School Standards Minister Nick Gibb has urged teachers, parents and society to challenge and dispel misconceptions some girls have about Science, technology, engineering and mathematics (STEM)
New data published by the Department of Education reveals school girls in England are considerably less likely than boys to consider taking STEM subjects at A Level.
Whilst the number of girls in STEM A Levels has risen by 26% since 2010, the research highlights 15-year-old boys are more likely than girls to see STEM subjects as being useful when it comes to getting a job.
Speaking on International Day of Women and Girls in Science, School Standards Minister Nick Gibb said: “There is growing demand for STEM skills, particularly for sectors such as engineering, construction and manufacturing, and it’s essential that gender is no barrier to ensuring that all young people have the knowledge and skills to succeed in our outward looking and dynamic economy.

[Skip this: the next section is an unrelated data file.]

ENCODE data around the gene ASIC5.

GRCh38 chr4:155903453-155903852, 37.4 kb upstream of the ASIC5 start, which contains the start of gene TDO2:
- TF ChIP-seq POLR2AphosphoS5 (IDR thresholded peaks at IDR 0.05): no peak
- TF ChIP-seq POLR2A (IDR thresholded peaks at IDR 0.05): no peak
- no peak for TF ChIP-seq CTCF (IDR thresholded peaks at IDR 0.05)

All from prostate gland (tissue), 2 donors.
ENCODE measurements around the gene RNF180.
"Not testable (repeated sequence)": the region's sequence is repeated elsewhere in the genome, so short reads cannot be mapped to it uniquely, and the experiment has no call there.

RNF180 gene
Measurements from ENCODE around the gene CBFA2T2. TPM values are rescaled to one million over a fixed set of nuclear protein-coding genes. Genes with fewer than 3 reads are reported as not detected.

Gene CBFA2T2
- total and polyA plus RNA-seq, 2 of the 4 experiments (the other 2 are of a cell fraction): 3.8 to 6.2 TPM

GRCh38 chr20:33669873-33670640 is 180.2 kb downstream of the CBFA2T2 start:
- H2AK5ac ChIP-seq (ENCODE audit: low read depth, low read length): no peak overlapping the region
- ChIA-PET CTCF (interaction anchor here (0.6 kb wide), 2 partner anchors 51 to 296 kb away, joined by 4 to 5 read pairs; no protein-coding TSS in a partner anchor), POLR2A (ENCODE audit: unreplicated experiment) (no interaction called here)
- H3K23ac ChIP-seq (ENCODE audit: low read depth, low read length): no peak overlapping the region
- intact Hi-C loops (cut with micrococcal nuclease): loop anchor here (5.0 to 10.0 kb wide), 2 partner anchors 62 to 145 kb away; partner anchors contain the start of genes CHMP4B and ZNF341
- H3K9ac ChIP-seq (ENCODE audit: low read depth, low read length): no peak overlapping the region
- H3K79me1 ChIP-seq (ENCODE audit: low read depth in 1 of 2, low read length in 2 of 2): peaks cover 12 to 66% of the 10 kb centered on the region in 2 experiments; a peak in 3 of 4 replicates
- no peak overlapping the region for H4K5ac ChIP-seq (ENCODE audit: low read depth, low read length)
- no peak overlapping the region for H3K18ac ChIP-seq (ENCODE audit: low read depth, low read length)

“We’ve made considerable progress in increasing girls’ participation in STEM subjects since 2010, with the proportion of girls taking STEM A Levels increasing by a quarter, and 25% more women accepted onto full-time STEM undergraduate courses.
“We are determined to continue this trend, and that’s why we are funding programmes to increase the take up of maths, computing and physics, and have reformed the school curriculum to make sure it meets the needs of employers.
“This research, however, shows that certain misconceptions are still prevalent, and we all have a part to play, including parents and teachers, to dispel misconceptions about STEM subjects and help encourage our scientists of future generations.”